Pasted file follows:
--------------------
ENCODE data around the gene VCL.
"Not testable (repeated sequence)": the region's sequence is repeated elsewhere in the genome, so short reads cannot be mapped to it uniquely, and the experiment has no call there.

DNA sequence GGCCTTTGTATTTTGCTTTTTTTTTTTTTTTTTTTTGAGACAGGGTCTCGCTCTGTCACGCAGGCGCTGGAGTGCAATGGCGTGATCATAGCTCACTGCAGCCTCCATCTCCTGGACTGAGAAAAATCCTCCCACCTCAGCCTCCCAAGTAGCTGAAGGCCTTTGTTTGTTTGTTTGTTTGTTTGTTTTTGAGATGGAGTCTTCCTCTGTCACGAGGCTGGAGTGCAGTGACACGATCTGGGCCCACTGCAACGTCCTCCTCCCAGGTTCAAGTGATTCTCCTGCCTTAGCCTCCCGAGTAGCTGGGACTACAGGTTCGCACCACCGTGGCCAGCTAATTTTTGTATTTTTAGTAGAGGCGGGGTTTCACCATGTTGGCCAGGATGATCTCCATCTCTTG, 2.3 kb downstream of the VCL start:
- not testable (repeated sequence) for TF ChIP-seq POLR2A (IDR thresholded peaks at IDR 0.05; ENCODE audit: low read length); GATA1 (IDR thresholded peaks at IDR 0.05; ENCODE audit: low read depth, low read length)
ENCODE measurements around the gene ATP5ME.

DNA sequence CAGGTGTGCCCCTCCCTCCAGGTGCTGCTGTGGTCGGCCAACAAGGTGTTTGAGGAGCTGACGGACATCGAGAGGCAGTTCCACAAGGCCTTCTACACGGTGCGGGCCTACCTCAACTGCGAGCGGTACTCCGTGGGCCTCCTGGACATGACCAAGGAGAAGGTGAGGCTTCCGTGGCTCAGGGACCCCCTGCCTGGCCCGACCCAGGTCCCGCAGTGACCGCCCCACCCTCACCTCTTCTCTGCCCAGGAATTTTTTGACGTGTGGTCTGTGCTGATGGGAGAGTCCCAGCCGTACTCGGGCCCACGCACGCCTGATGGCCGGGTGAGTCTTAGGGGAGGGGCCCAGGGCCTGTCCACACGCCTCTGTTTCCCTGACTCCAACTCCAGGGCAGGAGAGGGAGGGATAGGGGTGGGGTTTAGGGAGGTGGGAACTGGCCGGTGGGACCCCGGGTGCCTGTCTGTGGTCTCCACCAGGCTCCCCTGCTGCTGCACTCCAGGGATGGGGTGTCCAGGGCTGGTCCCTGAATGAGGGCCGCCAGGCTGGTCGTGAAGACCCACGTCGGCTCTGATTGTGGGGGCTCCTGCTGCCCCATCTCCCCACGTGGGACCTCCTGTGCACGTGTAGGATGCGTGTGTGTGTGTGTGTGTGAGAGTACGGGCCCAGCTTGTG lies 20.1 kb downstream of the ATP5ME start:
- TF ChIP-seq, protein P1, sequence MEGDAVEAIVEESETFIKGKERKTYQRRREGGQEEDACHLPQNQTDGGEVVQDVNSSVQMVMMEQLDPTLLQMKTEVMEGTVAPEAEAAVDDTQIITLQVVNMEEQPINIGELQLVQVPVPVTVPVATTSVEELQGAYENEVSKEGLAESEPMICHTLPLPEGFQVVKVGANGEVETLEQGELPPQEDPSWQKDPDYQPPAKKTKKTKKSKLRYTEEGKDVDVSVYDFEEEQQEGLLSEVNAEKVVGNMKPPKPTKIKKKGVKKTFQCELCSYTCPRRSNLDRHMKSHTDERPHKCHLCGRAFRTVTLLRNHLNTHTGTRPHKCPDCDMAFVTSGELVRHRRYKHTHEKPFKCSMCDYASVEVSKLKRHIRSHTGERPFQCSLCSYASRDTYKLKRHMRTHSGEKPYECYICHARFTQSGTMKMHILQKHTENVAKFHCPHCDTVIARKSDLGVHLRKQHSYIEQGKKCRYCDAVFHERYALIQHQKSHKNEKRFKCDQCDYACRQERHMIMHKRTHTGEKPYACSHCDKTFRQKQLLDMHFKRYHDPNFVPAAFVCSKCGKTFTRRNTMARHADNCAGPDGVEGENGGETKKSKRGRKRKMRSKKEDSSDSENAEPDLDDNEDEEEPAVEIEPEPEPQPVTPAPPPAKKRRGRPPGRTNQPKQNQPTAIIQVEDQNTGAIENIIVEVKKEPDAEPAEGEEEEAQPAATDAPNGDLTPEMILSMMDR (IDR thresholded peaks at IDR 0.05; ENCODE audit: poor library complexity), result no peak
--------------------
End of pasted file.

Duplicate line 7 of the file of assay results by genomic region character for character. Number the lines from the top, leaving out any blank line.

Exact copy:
- TF ChIP-seq, protein P1, sequence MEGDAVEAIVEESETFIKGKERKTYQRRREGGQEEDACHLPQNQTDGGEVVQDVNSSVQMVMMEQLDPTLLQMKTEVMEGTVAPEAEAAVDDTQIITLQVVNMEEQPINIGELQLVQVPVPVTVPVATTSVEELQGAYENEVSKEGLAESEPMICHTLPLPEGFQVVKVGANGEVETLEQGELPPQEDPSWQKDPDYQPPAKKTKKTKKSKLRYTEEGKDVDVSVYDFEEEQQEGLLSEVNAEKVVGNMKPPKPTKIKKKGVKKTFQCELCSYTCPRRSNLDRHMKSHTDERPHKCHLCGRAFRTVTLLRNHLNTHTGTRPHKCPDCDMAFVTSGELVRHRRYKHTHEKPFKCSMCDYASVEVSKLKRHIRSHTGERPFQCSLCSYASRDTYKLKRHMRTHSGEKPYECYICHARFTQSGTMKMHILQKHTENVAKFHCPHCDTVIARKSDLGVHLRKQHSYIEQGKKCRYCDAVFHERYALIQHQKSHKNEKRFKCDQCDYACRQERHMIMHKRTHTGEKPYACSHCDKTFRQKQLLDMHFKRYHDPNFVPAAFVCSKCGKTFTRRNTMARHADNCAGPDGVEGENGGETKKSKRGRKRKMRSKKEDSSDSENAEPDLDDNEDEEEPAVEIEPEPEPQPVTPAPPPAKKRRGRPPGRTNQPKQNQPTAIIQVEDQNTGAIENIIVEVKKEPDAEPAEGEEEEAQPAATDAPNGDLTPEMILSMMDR (IDR thresholded peaks at IDR 0.05; ENCODE audit: poor library complexity), result no peak